About

Whether it’s Wisconsin’s union members and students taking over their Capitol Building to protect the right to organize, Tea Party activists flooding congressional phone lines over the national debt, or youth and the unemployed occupying Wall Street to speak out against deepening economic inequality, the past few years have seen an upsurge in popular protest.  Ordinary people across the country are exercising their rights to free speech and popular assembly in the hopes of shaping the course of our nation’s history.  Rural Oregonians are no exception. 

For instance, Oregon has more “Occupy” sites in rural and small towns than any other state in the nation.  Indeed, at critical moments in Oregon’s history, rural communities have been sites of unconventional and noteworthy social movement activity.  Drawing on the disciplines of history, sociology and political science, Rural Oregon’s History from Below will make the connections between past and present, inviting rural Oregonians from all walks of life and political persuasion to use the humanities to understand how an engaged and active citizenry in our own communities has, at different points in the past, shaped the course of history.

History from Below is a “traveling history workshop” held in rural communities and small towns across the state of Oregon.  With a combination of panel presentations, small group work, and facilitated discussion, the 2-3 hour History from Below workshop invites participants to explore moments when passionate, principled or simply fed-up people from their area have banded together in hopes of changing the course of history at the local, state, (or in some cases) national level.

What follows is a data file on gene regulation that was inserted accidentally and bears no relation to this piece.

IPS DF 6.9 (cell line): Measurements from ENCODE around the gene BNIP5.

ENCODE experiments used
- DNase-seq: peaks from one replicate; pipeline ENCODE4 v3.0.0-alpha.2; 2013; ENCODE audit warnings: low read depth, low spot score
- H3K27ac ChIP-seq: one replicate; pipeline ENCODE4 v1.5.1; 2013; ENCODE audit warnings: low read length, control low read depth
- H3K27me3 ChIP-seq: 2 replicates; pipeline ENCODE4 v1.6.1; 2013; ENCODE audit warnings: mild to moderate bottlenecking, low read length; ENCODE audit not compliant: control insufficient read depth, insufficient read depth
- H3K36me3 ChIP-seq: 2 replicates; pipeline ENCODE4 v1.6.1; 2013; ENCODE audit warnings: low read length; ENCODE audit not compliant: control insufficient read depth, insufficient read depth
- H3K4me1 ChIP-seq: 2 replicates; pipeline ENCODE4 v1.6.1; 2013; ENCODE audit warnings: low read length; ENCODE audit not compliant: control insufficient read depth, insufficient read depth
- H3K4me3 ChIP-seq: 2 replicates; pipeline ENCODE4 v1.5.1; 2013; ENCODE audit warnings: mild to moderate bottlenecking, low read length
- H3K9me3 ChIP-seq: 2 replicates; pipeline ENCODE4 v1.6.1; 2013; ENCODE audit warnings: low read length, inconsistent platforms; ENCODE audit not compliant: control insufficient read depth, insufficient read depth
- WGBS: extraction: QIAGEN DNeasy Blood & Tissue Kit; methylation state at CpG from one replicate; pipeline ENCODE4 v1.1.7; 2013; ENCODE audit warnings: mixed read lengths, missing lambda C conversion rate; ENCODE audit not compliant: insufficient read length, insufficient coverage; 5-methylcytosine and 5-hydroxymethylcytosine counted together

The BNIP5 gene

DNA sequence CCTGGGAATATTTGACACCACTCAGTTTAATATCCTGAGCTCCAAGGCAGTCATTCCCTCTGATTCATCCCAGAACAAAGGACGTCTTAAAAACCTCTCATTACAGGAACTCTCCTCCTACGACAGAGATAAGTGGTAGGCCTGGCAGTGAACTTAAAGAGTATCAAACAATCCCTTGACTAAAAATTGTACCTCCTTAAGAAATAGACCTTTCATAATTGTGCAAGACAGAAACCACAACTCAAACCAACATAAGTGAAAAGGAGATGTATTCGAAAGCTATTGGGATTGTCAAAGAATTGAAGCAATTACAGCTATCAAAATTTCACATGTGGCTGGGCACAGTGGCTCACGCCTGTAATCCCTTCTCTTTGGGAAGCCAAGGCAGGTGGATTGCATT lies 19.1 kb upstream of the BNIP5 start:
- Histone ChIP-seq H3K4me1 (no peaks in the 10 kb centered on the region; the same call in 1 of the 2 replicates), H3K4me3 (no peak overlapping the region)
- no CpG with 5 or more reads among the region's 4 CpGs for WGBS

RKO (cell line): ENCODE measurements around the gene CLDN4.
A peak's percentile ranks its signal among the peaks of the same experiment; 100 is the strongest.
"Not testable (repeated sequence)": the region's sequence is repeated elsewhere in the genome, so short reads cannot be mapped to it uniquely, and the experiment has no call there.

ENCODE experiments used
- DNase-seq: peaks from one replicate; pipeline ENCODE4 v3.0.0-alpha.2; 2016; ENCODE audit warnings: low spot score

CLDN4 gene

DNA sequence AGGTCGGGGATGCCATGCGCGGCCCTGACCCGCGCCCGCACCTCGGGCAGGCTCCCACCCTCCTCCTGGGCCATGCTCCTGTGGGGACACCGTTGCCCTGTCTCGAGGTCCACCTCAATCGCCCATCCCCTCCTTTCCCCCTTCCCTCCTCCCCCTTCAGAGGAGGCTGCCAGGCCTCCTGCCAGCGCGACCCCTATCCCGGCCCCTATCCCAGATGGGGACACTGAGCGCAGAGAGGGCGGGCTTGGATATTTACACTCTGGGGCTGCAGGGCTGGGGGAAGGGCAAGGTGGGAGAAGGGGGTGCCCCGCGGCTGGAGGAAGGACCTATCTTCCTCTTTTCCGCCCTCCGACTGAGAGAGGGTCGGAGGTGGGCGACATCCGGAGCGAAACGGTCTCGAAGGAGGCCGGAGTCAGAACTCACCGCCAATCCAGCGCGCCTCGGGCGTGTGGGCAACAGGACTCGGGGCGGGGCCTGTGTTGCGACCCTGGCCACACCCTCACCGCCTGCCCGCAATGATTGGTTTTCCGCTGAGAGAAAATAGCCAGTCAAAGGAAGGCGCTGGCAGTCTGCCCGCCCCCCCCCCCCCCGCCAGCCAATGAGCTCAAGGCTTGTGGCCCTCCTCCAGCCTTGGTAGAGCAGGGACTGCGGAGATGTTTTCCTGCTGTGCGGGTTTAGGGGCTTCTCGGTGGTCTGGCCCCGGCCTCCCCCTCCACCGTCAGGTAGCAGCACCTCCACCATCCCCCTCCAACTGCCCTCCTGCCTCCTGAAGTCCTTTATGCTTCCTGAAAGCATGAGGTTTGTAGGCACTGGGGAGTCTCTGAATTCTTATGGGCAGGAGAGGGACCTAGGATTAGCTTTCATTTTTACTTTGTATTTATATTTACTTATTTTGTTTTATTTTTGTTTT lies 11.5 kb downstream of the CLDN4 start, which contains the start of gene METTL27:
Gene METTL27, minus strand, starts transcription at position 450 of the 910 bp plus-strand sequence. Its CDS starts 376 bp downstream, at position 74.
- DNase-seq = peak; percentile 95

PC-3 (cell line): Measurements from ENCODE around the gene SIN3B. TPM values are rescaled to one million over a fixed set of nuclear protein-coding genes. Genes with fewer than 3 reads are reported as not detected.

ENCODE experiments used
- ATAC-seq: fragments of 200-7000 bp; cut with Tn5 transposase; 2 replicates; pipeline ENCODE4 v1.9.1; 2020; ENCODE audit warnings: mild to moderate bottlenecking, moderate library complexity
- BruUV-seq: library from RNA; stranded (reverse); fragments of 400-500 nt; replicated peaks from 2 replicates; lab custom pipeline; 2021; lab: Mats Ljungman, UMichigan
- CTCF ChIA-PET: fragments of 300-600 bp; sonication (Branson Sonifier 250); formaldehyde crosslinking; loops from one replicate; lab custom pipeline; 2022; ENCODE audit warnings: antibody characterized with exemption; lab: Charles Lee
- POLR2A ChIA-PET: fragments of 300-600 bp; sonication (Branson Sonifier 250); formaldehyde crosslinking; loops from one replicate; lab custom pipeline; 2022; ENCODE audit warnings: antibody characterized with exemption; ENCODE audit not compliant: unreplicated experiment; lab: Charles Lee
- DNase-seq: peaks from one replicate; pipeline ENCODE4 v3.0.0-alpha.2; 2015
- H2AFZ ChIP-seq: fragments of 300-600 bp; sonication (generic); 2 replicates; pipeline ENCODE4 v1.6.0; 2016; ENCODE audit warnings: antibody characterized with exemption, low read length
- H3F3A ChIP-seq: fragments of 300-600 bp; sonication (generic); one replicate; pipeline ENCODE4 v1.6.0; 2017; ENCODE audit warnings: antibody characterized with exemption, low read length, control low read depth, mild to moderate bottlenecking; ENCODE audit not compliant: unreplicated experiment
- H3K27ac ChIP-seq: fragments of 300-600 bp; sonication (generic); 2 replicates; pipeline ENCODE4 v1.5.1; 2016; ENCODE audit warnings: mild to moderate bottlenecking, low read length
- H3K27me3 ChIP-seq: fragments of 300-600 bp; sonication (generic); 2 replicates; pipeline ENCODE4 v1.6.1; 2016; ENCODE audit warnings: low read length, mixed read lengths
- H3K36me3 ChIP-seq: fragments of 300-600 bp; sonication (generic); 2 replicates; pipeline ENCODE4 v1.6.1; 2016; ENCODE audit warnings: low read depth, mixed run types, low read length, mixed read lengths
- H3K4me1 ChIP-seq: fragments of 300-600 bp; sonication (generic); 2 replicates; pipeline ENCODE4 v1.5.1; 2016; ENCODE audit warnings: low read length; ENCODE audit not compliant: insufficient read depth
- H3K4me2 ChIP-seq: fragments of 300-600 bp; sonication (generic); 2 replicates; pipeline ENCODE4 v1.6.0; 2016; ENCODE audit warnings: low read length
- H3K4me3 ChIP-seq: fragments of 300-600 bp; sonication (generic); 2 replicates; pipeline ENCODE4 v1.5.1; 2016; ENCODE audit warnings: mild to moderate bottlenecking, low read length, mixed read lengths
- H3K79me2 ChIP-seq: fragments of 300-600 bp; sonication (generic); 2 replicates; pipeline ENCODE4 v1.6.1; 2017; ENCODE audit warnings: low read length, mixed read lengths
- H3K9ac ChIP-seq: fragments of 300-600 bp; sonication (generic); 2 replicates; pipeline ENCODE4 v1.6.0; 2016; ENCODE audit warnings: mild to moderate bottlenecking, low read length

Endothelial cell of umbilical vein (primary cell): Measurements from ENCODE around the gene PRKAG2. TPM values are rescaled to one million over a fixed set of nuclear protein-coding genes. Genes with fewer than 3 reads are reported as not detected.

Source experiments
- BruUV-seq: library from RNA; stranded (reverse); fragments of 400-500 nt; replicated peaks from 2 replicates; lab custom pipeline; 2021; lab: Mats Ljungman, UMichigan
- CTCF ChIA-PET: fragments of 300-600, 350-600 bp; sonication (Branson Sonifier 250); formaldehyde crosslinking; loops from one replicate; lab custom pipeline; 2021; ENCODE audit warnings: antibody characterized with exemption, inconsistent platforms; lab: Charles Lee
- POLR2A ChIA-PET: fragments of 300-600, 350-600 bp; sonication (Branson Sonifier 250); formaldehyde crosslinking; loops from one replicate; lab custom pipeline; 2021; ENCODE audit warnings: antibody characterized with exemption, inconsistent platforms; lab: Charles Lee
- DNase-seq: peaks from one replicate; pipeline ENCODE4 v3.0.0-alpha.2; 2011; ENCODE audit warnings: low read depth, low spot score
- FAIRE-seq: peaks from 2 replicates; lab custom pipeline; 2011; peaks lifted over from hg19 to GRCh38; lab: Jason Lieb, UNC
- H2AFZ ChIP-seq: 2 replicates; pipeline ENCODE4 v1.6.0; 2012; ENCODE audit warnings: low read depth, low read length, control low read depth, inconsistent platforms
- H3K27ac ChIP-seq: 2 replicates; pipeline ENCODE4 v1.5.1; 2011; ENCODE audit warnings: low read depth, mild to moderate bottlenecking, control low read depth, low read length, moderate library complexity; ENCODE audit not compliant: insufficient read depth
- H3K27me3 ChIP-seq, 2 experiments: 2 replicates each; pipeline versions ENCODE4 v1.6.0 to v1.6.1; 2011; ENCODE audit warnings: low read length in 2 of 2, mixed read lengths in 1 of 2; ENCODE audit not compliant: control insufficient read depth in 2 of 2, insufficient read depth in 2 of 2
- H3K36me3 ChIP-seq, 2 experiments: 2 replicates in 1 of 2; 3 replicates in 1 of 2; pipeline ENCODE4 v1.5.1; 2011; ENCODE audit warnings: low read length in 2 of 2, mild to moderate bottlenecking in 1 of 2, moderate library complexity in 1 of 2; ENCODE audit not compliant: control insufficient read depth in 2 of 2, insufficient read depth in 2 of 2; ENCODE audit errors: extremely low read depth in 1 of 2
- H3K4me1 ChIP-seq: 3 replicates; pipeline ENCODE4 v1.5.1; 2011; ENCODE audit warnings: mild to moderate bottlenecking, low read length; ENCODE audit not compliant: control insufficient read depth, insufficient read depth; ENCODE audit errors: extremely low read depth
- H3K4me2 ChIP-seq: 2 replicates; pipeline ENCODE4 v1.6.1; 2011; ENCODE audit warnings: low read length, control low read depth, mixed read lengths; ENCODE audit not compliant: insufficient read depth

Program Objectives:

  • Expose participants to the critical-historical method and whet their appetite for digging deeper into their community’s own history
  • Highlight the role that “ordinary” rural Oregonians can and have played historically in evolving the ideas, policies and decisions that inform and shape residents’ daily lives
  • Engage rural and small town community members of diverse political perspectives in a civil and meaningful conversation about issues of concern to contemporary social movements
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